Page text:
With all that goes into getting a startup up and running, it’s easy to miss some important aspects. Below are a few things to make sure you have, and are ready to deliver on; especially as you start to staff up.
Unless you’re self-funding (or at least self-seeding) this is likely something you’ll need to have before approaching investors anyway. But, equally as important as having a strategy that’s known and agreed upon by the founders and leadership, is sharing that strategy with your staff. Not only will this automatically improve a sense of buy-in and awareness, but it’ll help reduce the very common feeling of “everything’s changing really fast and I don’t understand why.” Even sharing a simplified version, such as a roadmap, will accomplish this in most situations.
I see this mistake all the time. It’s imperative that you gather data from every engagement, interaction, response, rejection, etc from the very beginning. If you’ve based assumptions on converting 1% of a $100bn industry as part of your strategy for becoming profitable, you need to know why only 0.3% are currently converting (or 10% for that matter). The easiest time to gather in depth insights for analysis is early on; you just have to make sure it’s a priority for everyone. Over time you’ll see what data sets are most useful and which aren’t. But, early on, you should capture it all.
Learn & Tweak
As a very obvious tie in to the point above, this is also your best opportunity to learn and tweak. Consider assigning ownership over small but critical areas of the business to early-stage staff. Let them hyper-engage with that element and report their findings (or, even better, provide useful insights and suggestions on how to improve) to leadership. This is also where having shared your strategy will come in handy. Staff can often identify how well something is working currently but, if they know what’s coming six months down the road, they can flag things that might break or bottleneck before it happens.
As mentioned above, give ownership to your early-stage employees. Yes, this will often come naturally, but it can also be misguided, unintentionally repetitive, or less-than-useful. Engaging with your staff to find out what they have insights into and how they can best direct that information, will ensure that everyone’s on the same page. Additionally, micro-engaging with your customers is most feasible during early stages. I know this might seem counterintuitive because as you grow you’ll likely have a larger customer success team, marketing team, etc. But, if you’re fully bought into learning and tweaking, and gathering data, these early consumer-based engagements are the most powerful. And, with a smaller staff, the results of these interactions are much more likely to make it to the leadership and not just live and die with the frontline or middle-management employees.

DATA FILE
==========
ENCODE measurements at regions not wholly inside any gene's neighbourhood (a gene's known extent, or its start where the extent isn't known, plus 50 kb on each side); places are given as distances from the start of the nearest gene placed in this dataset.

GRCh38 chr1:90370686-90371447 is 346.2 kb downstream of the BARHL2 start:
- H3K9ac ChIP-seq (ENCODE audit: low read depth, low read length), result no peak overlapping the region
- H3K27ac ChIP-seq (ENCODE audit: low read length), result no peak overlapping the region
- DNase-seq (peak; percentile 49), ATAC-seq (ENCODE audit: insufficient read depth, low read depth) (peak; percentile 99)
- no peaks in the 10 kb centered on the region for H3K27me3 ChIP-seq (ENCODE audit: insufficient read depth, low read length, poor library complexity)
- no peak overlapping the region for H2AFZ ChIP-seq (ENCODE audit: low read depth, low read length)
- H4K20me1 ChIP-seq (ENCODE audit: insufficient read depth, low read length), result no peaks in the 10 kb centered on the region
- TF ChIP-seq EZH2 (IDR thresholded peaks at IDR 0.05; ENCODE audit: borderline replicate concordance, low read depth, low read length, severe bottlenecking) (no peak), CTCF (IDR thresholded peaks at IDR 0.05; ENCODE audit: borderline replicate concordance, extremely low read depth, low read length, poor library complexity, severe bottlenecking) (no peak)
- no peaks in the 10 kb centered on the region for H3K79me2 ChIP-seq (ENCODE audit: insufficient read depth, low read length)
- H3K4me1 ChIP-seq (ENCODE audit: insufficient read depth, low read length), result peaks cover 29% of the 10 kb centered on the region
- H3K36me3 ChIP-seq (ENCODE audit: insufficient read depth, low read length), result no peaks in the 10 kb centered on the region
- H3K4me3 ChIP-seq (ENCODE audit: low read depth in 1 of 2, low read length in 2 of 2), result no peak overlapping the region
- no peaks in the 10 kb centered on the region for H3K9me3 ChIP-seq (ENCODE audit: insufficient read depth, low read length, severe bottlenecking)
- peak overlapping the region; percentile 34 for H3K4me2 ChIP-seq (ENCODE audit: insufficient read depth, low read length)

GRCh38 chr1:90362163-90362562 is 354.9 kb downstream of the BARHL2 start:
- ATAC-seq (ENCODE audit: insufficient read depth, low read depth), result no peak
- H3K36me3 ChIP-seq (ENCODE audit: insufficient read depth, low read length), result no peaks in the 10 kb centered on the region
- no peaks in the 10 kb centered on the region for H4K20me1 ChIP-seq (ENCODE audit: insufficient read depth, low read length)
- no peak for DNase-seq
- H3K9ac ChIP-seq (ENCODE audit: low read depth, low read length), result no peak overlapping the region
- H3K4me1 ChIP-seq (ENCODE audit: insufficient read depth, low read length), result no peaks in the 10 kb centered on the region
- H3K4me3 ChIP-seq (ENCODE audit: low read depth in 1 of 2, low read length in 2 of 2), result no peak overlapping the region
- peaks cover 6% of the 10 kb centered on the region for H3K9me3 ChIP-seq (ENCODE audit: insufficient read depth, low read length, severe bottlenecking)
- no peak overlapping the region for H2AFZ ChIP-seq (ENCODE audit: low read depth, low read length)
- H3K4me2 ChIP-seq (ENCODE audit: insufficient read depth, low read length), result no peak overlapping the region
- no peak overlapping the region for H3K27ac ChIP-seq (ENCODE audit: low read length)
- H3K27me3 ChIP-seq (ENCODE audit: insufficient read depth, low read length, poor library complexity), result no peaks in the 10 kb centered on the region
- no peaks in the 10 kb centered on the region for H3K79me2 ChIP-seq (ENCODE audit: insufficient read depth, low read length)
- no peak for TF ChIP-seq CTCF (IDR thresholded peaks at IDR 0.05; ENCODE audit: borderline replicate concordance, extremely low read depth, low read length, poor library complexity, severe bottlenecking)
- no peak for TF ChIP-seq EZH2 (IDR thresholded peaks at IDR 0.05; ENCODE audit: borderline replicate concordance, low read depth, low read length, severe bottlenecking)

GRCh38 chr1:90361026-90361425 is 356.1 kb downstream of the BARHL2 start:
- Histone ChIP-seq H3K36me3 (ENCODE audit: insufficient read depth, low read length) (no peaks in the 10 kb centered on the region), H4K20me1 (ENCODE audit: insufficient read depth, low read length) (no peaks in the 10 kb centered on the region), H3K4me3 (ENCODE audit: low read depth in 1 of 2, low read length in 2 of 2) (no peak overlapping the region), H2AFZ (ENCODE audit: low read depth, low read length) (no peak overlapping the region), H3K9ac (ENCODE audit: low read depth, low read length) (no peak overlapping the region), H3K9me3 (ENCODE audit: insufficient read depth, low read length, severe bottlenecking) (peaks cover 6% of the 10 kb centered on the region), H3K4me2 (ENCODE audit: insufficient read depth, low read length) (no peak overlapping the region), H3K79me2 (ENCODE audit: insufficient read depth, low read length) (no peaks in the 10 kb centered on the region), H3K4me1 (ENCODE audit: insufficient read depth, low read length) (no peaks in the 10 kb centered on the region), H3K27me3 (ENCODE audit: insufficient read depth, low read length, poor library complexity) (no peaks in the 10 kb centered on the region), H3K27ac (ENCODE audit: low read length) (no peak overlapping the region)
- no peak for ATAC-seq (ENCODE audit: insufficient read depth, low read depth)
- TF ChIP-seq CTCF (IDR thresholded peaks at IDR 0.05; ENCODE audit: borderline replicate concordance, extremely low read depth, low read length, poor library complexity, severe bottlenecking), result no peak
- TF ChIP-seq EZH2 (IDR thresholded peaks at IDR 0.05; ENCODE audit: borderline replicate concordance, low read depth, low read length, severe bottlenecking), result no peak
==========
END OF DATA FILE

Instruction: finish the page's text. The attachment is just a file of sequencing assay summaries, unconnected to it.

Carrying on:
Finally, share every single win you have, big or small. Did you meet a huge player in your sector at a conference? Let people know about it. Did you get your first reorder? Share it with the world! Especially during early stages (but likely for a long time) there are far more hurdles to climb than seamless downhill stretches. Help keep energy and motivation high by over-amping wins. Soon enough something will catch fire, so don’t worry about your staff getting complacent or thinking it’s just smooth sailing ahead. The hyper-vigilance that is pervasive at a startup can lead to burnout and unnecessary worry. Combat those more destructive tendencies by shouting out every little win along the way.
This is a good place to start, but it is just a start. Have a comment or great idea? Hit the text box below!